Corrective Action: Three Most Important Things you can do

 In 301

The unthinkable has happened. You’ve operated for years without so much as a dark cloud on the horizon and now a customer has notified you of a corrective action because of a barcode failure.

What are the three most important things to do?

Corrective Action – First, Don’t Freak Out

I’ll start with what you absolutely shouldn’t do—and this doesn’t count against the big three most important things you must do. The one thing you shouldn’t do is freak out. That won’t help your organization deal with the present emergency, and panic isn’t what you want to convey to your customer.

Think of a corrective action as a very important opportunity to communicate with your customer, and I’m going to assume this is an important customer. Are there any unimportant customers these days? Or ever?

  1. 1.       The first thing to do is communicate: call the customer immediately; tell them how concerned you are and how important it is to you, to make the situation right. Tell them how important they are to you and how diligently you will pursue understanding the problem, solving it now and preventing it in the future.

Corrective Action: Don’t Schmooz, Communicate!

This is not a schmooze.  You could lose more than just money on this one job here—like I’m telling you something you don’t already know. But communicating s I suggest above leads you to what may be the single most important thing you can do.

  1. 2.       Get out your file copies of the job in question and examine the barcodes and your verification reports, assuming you retained them. Even in you did, request copies of the failed barcodes from your customer.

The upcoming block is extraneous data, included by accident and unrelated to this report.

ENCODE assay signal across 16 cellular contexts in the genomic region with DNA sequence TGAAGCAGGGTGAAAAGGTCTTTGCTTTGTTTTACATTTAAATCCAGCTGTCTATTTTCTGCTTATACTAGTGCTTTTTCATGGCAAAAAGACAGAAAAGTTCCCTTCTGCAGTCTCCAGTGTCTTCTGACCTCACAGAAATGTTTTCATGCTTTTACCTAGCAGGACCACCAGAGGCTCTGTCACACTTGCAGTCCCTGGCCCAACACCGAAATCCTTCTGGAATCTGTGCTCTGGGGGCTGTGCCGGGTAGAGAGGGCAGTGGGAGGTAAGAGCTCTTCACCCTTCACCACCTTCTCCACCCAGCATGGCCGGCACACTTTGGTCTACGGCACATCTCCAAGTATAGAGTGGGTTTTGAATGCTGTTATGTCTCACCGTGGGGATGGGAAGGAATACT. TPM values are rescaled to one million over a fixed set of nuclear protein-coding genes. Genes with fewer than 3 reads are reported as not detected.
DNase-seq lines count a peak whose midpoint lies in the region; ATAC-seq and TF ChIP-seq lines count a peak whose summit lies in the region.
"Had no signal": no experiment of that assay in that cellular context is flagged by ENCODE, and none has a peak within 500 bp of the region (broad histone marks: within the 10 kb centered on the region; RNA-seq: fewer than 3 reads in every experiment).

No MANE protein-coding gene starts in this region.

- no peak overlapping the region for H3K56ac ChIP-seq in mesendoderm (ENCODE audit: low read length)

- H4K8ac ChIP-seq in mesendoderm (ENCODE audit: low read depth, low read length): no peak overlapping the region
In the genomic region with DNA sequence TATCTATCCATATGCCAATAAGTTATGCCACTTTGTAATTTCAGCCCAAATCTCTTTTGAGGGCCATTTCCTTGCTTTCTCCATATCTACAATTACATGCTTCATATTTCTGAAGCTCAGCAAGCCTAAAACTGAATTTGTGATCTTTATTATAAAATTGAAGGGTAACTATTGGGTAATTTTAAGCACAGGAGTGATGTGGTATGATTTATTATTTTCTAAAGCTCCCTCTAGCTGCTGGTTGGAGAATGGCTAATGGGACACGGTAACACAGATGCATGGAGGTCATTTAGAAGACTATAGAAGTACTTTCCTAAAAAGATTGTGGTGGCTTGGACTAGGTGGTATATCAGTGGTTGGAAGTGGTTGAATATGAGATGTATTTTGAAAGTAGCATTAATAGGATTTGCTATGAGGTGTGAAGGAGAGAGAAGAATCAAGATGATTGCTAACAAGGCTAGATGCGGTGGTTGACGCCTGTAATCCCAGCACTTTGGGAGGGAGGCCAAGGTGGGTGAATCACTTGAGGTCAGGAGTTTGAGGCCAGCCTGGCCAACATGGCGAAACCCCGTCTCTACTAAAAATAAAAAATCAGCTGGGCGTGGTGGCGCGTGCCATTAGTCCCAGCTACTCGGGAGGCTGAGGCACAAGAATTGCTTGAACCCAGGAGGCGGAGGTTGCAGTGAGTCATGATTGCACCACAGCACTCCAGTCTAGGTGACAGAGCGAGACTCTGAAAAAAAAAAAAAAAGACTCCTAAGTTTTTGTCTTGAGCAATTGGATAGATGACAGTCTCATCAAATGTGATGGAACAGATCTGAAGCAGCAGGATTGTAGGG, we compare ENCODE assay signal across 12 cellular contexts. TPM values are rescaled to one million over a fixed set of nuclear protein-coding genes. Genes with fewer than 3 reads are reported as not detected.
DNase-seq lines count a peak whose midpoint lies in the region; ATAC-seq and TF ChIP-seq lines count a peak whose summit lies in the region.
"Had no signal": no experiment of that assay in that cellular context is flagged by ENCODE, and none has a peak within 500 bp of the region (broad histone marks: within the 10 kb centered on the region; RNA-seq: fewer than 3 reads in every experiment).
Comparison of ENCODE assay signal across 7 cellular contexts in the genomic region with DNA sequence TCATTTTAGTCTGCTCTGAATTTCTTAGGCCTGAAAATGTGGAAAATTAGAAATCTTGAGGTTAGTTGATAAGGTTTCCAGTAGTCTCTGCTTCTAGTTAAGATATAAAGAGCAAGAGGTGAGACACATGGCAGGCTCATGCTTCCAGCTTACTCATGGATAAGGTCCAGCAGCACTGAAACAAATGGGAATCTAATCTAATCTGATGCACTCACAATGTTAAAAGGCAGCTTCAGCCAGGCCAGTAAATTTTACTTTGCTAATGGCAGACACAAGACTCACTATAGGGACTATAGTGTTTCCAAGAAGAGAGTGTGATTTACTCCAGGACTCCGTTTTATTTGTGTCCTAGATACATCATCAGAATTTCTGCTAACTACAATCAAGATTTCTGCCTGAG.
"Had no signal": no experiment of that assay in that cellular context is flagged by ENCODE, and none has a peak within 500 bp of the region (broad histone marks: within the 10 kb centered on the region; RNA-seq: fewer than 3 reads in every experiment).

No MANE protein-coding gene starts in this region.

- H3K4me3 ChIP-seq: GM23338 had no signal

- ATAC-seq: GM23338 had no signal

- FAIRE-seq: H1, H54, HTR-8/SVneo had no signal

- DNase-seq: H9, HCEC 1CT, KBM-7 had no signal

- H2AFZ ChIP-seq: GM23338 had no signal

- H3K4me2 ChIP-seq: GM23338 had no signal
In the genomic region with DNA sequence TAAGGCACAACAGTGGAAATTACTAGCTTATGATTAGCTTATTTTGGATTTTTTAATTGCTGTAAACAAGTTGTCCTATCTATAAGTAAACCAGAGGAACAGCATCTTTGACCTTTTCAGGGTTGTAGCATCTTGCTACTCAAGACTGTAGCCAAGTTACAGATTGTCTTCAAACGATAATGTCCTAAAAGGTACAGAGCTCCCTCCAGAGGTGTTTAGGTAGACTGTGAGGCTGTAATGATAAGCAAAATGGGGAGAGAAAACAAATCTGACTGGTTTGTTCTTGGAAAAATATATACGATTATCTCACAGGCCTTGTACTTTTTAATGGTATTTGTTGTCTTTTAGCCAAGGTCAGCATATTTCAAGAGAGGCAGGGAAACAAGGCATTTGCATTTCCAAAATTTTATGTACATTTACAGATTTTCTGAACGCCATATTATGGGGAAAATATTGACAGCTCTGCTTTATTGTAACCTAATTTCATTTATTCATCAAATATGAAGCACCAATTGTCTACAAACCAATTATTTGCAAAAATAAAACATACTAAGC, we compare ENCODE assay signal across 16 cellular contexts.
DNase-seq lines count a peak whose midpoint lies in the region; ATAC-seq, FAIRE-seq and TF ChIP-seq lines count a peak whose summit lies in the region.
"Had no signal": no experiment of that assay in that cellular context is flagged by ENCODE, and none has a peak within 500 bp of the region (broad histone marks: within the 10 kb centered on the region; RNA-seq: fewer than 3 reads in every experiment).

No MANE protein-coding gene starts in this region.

This may take some diplomacy, but it is vitally important that you get theses from the customer. Numerous times people have told me that customers are reluctant—or flat out refuse—to send back samples in a corrective action situation. Don’t stand for this—but do it diplomatically.

You may need to promise to return them or you may need to settle for examining them at the customer’s site. Whatever it takes, get your hands on them, scrutinize them with your verifier, and a low power magnifier. Compare them to your own printed samples, verification reports and records for this job. Bring the QA manager with you. This is important.

  1. 3.       Based on your internal records and what you learn from the customer’s samples and corrective action write-up, figure out what happened and what to do about it, and (very important) communicate this to your customer. This is how you demonstrate in action what you said in number 1. Action is what counts here, and when you do what you say, you gain credibility.

Remember when I referred to this as an opportunity (see paragraph 4 above)? I wasn’t kidding. Right now you are getting an important—and maybe an expensive—education. How you behave will tell your customer if you’ve been paying attention in class and getting smarter. The opportunity here is for you to become an even better vendor—or to become a chaotic bundle of nerves that cannot perform under pressure. Which of these do you think your customer wants as a vendor?

A Corrective Action is an Opportunity Disguised as a Problem

If you need help with #3—or if you don’t have any job samples or verification reports, or if you don’t know what caused the barcode problem, consider hiring an independent barcode test lab to help you. Some labs will even go with you to the customer to help you learn all you can from the event. A really good lab will then work with you to improve (or design) your quality program to prevent future problems.

Painful as it may be, a quality corrective action is a huge opportunity to demonstrate your earnestness about becoming and being the best vendor your customer could ever want.


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